Our "Medal of Honor" series explores the stories behind the courageous Pennsylvania veterans who have been awarded the prestigious Medal of Honor for their exemplary service in the United States military. In this entry, we recognize the achievements of Harry R. Harr, who received the Medal of Honor on March 28th, 1946.
Tominac joined the Army from Conemaugh, Pennsylvania in November 1941, and by September 12, 1944 was serving as a first lieutenant in Company I, 15th Infantry Regiment, 3rd Infantry Division.
For conspicuous gallantry and intrepidity at risk of life above and beyond the call of duty on 12 September 1944, in an attack on Saulx de Vesoul, France, 1st Lt. Tominac was awarded the Medal of Honor. He charged alone over 50 yards of exposed terrain onto an enemy roadblock to dispatch a 3-man crew of German machine gunners with a single burst from his Thompson machine gun. After smashing the enemy outpost, he led one of his squads in the annihilation of a second hostile group defended by mortar, machine gun automatic pistol, rifle and grenade fire, killing about 30 of the enemy. Reaching the suburbs of the town, he advanced 50 yards ahead of his men to reconnoiter a third enemy position that commanded the road with a 77-mm. SP gun supported by infantry elements. The SP gun opened fire on his supporting tank, setting it afire with a direct hit. A fragment from the same shell painfully wounded 1st Lt. Tominac in the shoulder, knocking him to the ground. As the crew abandoned the M-4 tank, which was rolling downhill toward the enemy, 1st Lt. Tominac picked himself up and jumped onto the hull of the burning vehicle. Despite withering enemy machine gun, mortar, pistol, and sniper fire, which was ricocheting off the hull and turret of the M-4, 1st Lt. Tominac climbed to the turret and gripped the 50-caliber antiaircraft machine gun. Plainly silhouetted against the sky, painfully wounded, and with the tank burning beneath his feet, he directed bursts of machine gun fire on the roadblock, the SP gun, and the supporting German infantrymen, and forced the enemy to withdraw from his prepared position. Jumping off the tank before it exploded, 1st Lt. Tominac refused evacuation despite his painful wound. Calling upon a sergeant to extract the shell fragments from his shoulder with a pocketknife, he continued to direct the assault, led his squad in a hand grenade attack against a fortified position occupied by 32 of the enemy armed with machine guns, machine pistols, and rifles, and compelled them to surrender. His outstanding heroism and exemplary leadership resulted in the destruction of four successive enemy defensive positions, surrender of a vital sector of the city Saulx de Vesoul, and the death or capture of at least 60 of the enemy.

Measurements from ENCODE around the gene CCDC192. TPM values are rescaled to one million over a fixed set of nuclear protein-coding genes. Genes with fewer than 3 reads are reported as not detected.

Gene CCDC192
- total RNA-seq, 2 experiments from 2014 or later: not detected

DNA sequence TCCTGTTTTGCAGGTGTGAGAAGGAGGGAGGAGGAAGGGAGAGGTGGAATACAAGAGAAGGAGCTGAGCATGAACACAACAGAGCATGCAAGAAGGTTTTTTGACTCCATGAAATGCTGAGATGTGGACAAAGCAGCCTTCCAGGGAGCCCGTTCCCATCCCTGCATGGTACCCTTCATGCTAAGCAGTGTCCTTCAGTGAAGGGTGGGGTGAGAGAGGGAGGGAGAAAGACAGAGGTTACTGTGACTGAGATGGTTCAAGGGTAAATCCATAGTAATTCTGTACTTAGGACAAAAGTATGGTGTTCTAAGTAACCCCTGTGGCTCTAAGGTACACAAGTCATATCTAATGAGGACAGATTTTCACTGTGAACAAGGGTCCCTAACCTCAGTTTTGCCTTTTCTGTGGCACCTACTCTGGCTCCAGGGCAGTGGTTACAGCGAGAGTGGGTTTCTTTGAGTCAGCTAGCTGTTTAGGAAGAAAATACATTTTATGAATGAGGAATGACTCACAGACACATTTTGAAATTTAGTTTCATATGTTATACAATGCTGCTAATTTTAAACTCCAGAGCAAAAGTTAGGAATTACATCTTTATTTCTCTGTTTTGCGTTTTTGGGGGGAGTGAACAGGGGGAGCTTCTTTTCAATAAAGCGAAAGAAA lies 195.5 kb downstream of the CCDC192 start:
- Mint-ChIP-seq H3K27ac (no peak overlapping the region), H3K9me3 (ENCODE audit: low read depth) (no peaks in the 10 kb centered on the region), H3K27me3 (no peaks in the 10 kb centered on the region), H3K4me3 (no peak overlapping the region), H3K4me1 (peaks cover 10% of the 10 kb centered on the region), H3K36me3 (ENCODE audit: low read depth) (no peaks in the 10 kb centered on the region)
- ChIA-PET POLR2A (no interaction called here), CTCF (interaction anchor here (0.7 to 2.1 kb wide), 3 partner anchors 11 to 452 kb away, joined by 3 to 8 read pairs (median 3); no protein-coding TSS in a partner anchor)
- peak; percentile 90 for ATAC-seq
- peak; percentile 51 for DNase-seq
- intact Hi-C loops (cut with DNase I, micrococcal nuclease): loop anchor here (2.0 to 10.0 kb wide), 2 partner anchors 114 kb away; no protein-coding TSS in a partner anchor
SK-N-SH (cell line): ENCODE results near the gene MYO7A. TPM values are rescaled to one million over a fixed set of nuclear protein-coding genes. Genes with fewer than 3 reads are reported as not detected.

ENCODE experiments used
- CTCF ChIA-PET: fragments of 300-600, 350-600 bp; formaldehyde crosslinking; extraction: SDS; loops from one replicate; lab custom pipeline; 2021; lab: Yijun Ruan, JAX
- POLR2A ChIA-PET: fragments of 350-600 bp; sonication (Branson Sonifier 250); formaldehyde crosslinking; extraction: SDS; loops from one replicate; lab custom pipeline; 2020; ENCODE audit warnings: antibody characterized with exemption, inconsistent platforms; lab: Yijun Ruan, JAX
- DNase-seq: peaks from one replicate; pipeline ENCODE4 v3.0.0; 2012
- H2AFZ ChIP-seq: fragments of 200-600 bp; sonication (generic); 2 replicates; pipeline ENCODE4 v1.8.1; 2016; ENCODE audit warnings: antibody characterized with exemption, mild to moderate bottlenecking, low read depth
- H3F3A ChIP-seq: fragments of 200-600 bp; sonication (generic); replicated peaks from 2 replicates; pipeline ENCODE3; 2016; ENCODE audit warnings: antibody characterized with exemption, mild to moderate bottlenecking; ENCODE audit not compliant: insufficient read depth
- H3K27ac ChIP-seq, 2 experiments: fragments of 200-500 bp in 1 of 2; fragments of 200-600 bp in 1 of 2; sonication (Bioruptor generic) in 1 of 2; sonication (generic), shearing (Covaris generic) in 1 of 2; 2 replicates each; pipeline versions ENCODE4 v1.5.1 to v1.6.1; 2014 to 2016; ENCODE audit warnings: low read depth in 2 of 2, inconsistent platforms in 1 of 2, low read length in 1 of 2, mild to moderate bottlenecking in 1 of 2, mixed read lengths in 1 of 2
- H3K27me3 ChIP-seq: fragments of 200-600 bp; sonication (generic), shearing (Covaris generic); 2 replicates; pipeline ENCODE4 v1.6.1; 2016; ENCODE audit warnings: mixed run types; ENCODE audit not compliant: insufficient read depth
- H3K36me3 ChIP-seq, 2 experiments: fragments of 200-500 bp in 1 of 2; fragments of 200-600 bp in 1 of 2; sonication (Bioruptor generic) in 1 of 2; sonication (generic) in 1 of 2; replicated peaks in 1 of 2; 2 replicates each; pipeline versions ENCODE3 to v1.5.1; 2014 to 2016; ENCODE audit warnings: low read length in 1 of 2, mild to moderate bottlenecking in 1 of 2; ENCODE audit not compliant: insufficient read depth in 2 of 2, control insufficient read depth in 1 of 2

Tominac remained in the Army after World War II, reaching the rank of colonel and serving in both the Korean and Vietnam Wars. He died at age 76 and was buried in Arlington National Cemetery, Arlington County, Virginia. The Maple Street Bridge in Johnstown, Pennsylvania, in his home county of Cambria County, was named the Colonel John Joseph Tominac Memorial Bridge in his honor.